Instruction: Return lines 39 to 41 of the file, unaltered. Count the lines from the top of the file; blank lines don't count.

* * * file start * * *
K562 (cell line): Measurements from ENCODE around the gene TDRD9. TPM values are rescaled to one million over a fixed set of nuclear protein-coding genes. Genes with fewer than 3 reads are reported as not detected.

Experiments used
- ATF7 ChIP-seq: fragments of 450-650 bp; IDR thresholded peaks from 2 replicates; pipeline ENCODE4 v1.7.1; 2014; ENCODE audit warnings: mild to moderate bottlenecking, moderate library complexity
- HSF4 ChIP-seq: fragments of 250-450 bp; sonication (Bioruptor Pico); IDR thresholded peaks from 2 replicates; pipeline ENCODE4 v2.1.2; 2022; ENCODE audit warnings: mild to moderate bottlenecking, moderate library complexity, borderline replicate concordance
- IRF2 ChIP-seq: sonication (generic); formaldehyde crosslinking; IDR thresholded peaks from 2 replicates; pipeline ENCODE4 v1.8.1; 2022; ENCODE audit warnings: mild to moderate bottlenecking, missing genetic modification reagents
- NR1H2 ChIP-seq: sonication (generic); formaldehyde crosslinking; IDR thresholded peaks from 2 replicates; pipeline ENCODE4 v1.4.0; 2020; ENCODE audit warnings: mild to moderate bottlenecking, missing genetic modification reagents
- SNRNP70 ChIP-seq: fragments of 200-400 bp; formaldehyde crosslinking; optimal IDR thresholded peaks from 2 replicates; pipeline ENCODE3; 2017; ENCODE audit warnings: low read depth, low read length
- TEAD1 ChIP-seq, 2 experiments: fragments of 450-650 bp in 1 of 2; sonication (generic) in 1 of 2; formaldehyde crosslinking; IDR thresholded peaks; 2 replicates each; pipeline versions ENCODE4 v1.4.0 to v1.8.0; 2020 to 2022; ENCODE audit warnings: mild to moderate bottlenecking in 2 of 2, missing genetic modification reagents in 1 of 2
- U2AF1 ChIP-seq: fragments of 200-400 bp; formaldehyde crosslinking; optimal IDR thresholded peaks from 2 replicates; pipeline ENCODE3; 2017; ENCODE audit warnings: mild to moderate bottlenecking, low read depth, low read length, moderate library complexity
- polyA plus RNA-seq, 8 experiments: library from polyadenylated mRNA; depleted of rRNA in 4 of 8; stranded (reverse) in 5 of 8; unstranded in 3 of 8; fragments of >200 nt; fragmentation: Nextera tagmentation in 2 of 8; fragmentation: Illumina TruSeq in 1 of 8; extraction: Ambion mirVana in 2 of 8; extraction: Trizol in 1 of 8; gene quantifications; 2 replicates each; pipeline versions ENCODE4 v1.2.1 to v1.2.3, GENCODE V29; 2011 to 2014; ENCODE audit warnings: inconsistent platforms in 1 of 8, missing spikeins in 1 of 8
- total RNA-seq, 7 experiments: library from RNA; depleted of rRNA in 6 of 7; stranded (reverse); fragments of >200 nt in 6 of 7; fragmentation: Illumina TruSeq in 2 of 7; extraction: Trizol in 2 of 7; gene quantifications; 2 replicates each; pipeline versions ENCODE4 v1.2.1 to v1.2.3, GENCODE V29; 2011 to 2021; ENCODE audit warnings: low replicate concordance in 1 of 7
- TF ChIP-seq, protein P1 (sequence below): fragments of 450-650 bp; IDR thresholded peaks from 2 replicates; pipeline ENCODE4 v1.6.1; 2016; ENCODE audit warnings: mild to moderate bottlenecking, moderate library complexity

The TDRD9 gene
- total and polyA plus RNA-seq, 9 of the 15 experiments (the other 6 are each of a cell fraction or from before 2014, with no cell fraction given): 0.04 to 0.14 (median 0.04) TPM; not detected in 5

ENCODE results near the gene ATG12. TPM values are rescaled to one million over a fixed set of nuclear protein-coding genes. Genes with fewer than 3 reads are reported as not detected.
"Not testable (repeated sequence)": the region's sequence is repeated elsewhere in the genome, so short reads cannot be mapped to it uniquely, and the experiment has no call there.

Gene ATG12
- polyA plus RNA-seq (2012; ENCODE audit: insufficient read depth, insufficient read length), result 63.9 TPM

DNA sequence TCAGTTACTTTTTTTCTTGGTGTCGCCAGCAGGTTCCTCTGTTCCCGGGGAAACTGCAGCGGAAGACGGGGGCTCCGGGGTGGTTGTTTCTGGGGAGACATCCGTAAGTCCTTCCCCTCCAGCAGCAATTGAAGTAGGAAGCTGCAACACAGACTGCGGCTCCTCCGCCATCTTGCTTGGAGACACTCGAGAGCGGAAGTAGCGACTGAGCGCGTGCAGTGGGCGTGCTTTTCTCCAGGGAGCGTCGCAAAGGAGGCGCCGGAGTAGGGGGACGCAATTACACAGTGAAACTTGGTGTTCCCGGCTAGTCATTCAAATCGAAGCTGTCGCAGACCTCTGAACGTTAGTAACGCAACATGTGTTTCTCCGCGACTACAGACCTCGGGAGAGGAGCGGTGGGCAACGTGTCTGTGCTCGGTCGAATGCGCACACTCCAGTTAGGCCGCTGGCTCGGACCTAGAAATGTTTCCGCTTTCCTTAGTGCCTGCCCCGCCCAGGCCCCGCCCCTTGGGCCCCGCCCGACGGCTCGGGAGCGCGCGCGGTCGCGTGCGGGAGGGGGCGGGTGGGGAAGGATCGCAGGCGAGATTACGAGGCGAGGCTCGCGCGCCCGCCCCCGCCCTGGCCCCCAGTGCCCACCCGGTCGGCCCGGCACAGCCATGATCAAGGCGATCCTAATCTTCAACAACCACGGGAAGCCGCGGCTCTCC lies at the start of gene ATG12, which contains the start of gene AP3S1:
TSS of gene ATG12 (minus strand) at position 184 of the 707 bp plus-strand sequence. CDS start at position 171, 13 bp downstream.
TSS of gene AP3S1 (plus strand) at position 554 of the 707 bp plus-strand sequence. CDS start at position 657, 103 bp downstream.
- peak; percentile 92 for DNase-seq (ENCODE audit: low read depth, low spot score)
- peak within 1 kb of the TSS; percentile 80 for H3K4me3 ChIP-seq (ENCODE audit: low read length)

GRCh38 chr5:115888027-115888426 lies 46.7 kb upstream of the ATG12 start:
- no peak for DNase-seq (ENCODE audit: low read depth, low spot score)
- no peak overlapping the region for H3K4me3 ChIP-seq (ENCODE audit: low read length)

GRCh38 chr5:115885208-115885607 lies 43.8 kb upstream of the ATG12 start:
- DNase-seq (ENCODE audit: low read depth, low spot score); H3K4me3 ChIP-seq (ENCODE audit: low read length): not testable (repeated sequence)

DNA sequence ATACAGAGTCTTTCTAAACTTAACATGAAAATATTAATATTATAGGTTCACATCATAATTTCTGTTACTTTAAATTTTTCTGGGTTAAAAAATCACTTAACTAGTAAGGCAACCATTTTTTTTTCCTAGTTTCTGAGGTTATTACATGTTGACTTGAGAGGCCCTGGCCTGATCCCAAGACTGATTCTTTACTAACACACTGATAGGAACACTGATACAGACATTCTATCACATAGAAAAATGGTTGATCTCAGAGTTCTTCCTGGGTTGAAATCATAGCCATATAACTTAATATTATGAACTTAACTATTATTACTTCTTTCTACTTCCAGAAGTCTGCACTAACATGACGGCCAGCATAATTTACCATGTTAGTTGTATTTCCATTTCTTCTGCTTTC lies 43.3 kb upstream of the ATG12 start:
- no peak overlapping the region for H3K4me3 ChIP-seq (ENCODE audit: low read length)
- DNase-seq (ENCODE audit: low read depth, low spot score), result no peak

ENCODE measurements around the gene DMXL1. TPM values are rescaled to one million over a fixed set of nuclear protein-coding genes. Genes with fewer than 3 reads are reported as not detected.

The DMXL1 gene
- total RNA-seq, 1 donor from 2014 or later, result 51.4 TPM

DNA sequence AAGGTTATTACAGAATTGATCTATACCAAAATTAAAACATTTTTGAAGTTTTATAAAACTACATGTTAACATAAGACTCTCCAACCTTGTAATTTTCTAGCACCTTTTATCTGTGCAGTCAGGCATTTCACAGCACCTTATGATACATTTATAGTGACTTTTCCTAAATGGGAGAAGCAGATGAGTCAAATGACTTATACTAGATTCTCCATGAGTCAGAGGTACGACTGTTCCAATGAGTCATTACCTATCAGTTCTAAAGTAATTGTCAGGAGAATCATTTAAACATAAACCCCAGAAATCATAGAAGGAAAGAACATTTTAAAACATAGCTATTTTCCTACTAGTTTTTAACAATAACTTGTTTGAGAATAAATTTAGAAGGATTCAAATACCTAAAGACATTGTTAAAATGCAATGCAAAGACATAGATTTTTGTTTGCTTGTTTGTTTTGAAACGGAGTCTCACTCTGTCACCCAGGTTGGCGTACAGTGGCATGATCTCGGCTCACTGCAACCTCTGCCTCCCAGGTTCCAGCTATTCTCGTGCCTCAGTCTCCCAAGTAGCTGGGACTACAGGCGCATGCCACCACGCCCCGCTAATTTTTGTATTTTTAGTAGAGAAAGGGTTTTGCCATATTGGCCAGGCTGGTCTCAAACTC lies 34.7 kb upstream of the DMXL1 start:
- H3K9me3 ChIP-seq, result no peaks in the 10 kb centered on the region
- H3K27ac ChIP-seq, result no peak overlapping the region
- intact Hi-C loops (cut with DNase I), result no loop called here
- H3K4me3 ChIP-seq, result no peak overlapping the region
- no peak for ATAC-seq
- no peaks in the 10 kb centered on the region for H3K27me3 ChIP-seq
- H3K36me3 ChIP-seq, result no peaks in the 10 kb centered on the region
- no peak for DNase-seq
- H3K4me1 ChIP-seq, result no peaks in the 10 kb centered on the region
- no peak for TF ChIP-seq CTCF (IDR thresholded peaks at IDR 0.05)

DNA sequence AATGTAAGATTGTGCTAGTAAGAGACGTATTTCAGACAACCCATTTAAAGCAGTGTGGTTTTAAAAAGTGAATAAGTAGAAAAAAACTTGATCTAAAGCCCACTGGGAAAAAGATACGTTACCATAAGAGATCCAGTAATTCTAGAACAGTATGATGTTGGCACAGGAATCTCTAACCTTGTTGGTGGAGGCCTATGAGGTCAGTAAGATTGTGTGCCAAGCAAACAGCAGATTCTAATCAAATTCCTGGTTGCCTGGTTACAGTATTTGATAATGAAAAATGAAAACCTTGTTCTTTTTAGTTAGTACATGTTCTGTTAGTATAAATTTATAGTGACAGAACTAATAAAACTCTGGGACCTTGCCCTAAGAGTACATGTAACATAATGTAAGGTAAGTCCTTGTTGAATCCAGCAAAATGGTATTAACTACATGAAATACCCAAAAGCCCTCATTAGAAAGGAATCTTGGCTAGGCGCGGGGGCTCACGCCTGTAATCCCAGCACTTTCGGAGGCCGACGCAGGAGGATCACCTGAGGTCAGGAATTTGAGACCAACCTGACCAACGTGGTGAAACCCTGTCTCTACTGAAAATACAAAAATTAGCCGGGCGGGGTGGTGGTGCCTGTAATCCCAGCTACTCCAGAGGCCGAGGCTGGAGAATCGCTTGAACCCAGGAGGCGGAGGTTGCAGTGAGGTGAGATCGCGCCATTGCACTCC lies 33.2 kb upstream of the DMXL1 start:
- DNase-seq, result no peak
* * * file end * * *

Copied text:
- H3K4me3 ChIP-seq, result no peak overlapping the region
- no peak for ATAC-seq
- no peaks in the 10 kb centered on the region for H3K27me3 ChIP-seq